And here's the 'Making of' video...

Sunday 13 November 2011


It is almost time for that much-loved illustrative feast: the annual selling exhibition at Chris Beetle's Art Gallery celebrating the British Art of Illustration.

There are hundreds of examples of that art as practiced by some of the greatest names from John Tenniel and George Cruikshank via the Heath Robinson family to Ronald Searle and Quentin Blake.

There are many pieces on show featuring colour illustrations, but – as a taster – here are a few examples of the work of artists who were among the undisputed masters of black and white...

Edward Ardizzone

Rowland Emett

Eric Fraser

Joan Hassall

Thomas Heath Robinson

William Heath Robinson

Ronald Searle

Tommy Cooper and Shirley Bassey

E H Shepard

R S Sheriffs
Gladys Cooper and Margaret O'Brien in The Secret Garden

The full catalogue can be viewed on-line here or purchased as a superbly produced 384 page paperback that can be ordered here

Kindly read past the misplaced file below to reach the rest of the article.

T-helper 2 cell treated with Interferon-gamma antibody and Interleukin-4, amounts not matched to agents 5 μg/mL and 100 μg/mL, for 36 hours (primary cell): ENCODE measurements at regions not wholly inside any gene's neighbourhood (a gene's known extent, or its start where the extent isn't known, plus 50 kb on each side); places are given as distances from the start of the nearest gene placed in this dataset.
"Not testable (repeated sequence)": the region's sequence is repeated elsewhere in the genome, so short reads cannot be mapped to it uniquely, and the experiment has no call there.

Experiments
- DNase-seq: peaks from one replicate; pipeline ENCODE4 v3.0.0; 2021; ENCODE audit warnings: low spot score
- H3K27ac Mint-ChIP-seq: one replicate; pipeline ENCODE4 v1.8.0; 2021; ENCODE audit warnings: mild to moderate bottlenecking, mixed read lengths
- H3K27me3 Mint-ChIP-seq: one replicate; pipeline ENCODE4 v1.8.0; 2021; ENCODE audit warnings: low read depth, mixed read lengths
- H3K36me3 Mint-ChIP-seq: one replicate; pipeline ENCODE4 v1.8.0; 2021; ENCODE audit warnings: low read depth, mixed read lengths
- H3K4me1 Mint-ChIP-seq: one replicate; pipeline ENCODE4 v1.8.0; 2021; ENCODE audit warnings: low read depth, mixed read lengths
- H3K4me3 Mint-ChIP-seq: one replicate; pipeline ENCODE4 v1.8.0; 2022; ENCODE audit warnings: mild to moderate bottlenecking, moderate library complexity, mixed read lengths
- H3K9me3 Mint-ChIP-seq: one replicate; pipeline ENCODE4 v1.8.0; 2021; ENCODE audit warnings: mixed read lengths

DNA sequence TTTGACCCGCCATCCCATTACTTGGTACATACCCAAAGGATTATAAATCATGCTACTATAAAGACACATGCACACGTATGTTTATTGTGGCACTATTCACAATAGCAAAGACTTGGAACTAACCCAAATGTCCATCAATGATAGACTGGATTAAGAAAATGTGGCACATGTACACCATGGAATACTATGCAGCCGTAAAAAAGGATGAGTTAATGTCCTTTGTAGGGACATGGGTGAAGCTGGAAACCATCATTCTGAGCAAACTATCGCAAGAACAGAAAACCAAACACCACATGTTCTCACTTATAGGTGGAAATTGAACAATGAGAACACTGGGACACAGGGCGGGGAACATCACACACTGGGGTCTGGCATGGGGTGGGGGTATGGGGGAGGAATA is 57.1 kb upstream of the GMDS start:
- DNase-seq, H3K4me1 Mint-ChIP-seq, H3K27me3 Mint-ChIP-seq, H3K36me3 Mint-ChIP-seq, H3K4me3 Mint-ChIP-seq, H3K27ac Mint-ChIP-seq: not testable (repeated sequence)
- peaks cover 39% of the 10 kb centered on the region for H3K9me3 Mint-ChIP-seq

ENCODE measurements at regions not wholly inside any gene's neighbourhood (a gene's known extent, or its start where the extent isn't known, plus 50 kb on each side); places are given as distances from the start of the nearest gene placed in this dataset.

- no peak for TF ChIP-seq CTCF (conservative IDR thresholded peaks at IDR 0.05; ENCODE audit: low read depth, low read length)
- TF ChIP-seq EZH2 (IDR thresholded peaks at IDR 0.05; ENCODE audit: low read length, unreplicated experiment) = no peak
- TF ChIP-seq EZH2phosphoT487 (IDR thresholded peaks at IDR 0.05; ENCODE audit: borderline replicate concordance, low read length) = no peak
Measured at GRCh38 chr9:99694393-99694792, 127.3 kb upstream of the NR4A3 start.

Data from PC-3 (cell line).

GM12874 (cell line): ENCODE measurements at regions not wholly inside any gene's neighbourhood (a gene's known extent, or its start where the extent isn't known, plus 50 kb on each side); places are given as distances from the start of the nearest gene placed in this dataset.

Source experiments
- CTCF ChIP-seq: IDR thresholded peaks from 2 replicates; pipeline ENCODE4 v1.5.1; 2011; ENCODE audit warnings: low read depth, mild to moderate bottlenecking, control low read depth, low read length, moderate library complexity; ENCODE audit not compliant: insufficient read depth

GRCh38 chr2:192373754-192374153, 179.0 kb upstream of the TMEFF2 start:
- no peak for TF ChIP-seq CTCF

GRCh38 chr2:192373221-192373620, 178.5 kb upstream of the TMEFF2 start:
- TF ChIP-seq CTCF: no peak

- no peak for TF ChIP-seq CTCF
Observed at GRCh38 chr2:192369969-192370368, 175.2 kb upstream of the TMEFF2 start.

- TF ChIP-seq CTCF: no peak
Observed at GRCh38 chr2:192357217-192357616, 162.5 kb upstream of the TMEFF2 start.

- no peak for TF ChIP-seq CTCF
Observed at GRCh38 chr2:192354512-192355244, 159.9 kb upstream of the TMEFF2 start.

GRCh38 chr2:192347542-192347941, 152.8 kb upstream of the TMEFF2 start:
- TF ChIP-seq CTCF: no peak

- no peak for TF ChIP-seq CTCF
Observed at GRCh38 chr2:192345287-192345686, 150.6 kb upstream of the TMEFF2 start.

The Illustrators exhibition runs from 20 November 2010 to 8 January 2011, opening hours: Monday-Saturday 10:00-17:30.

Chris Beetle's Gallery is at 8 & 10 Ryder St, St James's, London SW1Y 6QB (Telephone: 020 7839 7551; Fax: 020 7839 1603; e-mail:

Friday 11 November 2011

Thursday 10 November 2011


3D it seems (at least for the immediate future) is here to stay. Modern technology has made it possible for the third-dimension to be so much more than mere gimmickry: to give cinematic experience an immersive, sensory quality that is a far cry from the poke-in-the-eye of early 3D!

And when it is used simply showing off (though, the technology is, of course, far from simple!) it can be done with a showmanship previously unimagined.

If you missed seeing the video below when it circulated last year, it is well worth five minutes of your time...

On 5 September 2010, LG Electronics (LG) unveiled a gigantic media façade in Kulturbrauerei, the cultural heart of Berlin, displaying 3D mapping technology to highlight the company's new smartphone, the LG Optimus One.

The presentation was, as you will see, a source of considerable (and not surprising) wonderment for the many people passing through the square, who were visually overwhelmed by the ever-changing 3D-style artwork on the nearly three-storey high screen.

Beginning with a countdown on a giant hourglass and a greeting from an “Android,” LG’s huge presentation took viewers on an amazing 3D-effects ride that is spectacular even in common-or-garden 2D...